When it comes to KiwiSaver, performance trumps fees
As Kiwis we are unfortunately very familiar with what I would regard as our worst behavioural trait: the “Tall Poppy Syndrome” of taking-down or not rewarding success. Sports get a pass, you can never be too good, but when it comes to business or financial success, that’s a different story.
It reminds me a bit of the New Zealand funds management and KiwiSaver sector which has in most cases moved to, or is being moved towards, the lowest common denominator: it’s all about fees.
We hear about fees all the time (scolding those who charge too much and holding high on a pedestal those with the lowest). We don’t see many (or even any) articles in the media saying that XYZ fund had a stellar return this quarter and made its investors X%. The corollary holds true, we seemingly don’t really hold those with a tough year accountable either. That looks like an opportunity for a “specialist” financial journalist writing on the $260 billion Funds Management Industry (of which Kiwi Saver is approximately $90 billion).
Our sector regulator, the Financial Markets Authority (FMA), has been very focused on fees over the last few years. To its credit though, and quoting from its Value for Money Industry Report, the guidance explicitly states “value for money does not necessarily mean cheapest.” It further states “providing value for money is a core aspect of a fund manager’s responsibility.”
You will all have likely heard of hedge funds, that elusive class of asset investing for rich people where the returns are “amazing” (well some, yes) and there is strong emphasis on downside protection. The great hedge fund managers which do deliver the best returns can and do charge for their expertise, and investor-clients are only too happy to pay. The fee structure for the investors in these products are typically structured as a Management Fee plus a Performance fee. The long-standing ratio (albeit it’s come down in many cases) is referred to as 2/20 (ie a 2% Management Fee and a 20% share of the profit or gains in portfolio value). For example, if a hedge fund manager is looking after a one billion dollar portfolio, its fee management fee will be $20 million. If the fund earns a 20% return in one year (ie: $200 million of profit or gain, its manager earns a 20% share of that profit, in this case $40 million). You, the investor enjoys a net return in this example of +16%. Personally, I like performance fees that are structured properly as I believe they align the interests of both the investor and fund manager.
In New Zealand, we are relentless on the idea that low fees are just better. Don’t get me wrong, we love low fees for our clients. Last week we wrote about John C. Bogle, the creator of Vanguard (the inventor of low fee instruments). We very much understand the drag on compounding of say a 1.0% per annum fee as opposed to, say, 0.20% per annum. However “net” performance supersedes the fees discussion everyday. One needs to understand the combination of the two in totality. We don’t really hear much about it, except in fund manager newsletters (because they must!). I would rather pay my investment manager 1.5% per annum and receive 9.0% annual average returns, or 7.5% net, than pay someone 0.75% per annum for 6.0% average returns or 5.35% net (all things equal). Any day and all day long…
Yes, someone might like to talk about how low their fees are, but the first question asked should always be “what is their net performance like”. Don’t just talk about fees as an isolated conversation, instead ask about return net of fees. To take it a step further again would be to discuss “Risk Adjusted Returns” – how much ‘risk’ did the investment manager take to achieve the return they did – we call this a ’Sharpe Ratio’ and we like low numbers – but that’s a topic for a separate article.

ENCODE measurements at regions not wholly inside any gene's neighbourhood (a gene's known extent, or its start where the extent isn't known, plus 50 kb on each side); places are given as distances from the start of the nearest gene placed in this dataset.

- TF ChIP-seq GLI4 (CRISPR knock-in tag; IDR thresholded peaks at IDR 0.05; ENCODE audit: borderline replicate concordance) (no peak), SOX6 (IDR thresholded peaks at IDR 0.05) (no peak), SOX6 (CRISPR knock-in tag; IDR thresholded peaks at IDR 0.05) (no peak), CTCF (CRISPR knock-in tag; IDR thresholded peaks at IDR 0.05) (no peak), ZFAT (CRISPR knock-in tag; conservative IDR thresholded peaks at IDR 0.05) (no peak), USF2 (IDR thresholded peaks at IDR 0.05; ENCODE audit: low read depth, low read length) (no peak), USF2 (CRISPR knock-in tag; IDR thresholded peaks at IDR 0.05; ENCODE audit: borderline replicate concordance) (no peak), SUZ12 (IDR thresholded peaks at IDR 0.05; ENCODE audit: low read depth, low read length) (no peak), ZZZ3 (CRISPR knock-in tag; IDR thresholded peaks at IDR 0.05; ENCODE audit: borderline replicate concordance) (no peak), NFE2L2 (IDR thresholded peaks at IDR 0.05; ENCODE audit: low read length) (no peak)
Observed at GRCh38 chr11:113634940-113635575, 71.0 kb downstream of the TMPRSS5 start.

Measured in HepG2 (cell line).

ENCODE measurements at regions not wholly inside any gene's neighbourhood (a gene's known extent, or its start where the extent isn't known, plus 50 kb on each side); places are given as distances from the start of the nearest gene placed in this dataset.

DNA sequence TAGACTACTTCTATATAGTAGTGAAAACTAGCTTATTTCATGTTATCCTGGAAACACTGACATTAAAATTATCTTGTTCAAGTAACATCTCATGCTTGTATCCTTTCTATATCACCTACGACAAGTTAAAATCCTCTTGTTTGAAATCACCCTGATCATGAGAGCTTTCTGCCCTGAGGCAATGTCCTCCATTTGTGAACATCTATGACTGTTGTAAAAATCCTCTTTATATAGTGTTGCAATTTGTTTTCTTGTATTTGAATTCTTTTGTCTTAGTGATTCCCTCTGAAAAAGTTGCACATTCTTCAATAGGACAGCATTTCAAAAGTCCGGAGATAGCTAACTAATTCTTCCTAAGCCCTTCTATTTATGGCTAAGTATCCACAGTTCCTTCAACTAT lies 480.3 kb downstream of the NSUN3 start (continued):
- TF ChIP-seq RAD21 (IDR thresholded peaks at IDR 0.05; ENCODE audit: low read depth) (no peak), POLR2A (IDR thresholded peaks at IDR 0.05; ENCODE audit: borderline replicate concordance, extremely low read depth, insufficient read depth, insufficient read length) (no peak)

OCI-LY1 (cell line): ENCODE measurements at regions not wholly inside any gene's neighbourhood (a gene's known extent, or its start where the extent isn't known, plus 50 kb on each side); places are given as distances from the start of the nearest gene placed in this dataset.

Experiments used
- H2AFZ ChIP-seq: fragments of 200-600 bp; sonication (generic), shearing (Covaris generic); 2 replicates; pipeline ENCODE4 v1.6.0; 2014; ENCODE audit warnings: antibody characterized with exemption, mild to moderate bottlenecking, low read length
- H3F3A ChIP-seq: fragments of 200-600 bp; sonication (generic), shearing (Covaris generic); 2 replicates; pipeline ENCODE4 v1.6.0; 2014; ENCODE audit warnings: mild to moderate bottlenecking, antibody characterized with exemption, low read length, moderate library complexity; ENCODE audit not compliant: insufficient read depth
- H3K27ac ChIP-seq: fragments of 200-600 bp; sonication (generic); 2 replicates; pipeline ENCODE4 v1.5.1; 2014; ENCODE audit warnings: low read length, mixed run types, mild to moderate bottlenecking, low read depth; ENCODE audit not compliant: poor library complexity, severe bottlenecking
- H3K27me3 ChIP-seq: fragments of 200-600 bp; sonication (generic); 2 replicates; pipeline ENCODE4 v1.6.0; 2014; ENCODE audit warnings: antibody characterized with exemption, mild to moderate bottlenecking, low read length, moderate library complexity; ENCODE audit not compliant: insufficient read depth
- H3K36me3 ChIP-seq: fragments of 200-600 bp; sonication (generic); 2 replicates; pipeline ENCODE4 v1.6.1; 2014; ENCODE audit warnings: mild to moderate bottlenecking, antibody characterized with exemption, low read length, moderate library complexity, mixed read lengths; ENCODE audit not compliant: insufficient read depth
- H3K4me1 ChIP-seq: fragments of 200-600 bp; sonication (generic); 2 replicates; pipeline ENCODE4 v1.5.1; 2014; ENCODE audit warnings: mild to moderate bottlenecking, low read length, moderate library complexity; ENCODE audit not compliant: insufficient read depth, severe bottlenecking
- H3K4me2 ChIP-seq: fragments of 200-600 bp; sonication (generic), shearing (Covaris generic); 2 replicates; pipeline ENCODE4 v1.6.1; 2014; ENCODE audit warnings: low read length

Arguably one of the most successful fund managers in the world is Renaissance Technologies founded by Jim Simons: its Medallion Fund returned 62% annualised returns (before fees) and 39% annualized returns (net of fees) from 1988-2021 on US$165 billion of capital. (Read the book “The Man Who Solved the Market: How Jim Simons Launched the Quant Revolution” if you want to understand how). At the end of the 30-year study (in the book) Jim had bought most investors out as the fees were seemingly and increasingly too high for them. Jim and his three partners now own approximately 70% of the funds they manage and in the last year of the study fees were 4/44 (a 4% Management Fee and a 44% Performance Fee).
We had a look at the Morningstar Kiwi Saver data for the 12 months to 30 June 2023, specifically Balanced Funds as it’s the largest group of providers. The average fee was 0.94%. The top three performing funds net returns were in the +10-12% range and they all charged more than 1% management fees. The bottom three performing (or under-performing) funds delivered net returns of +1.81-5.96% but also charged more than 1% in fees. The funds of the six lowest fee providers (0.28 – 0.35% of fees) underperformed the top three funds by approximately 2%. There are a multitude of Kiwisaver Funds claiming low fees – some digging will show you in many cases they continuously underperform even their own benchmarks (pre fees).
Some good news. A KiwiSaver provider we know well recently commissioned a report from Deloitte looking at superannuation fees in NZ, Australia and the UK. Its conclusion was that the fees paid within the KiwiSaver sector are on average lower than similar products in the Australian or the UK retirement systems. Further, KiwiSaver fees were reported to be “highly competitive” in relation to their much larger scale Australian and UK peers.
So, beware the fund that talks low fees but never talks performance – that is a path not well travelled. Performance trumps fees every day.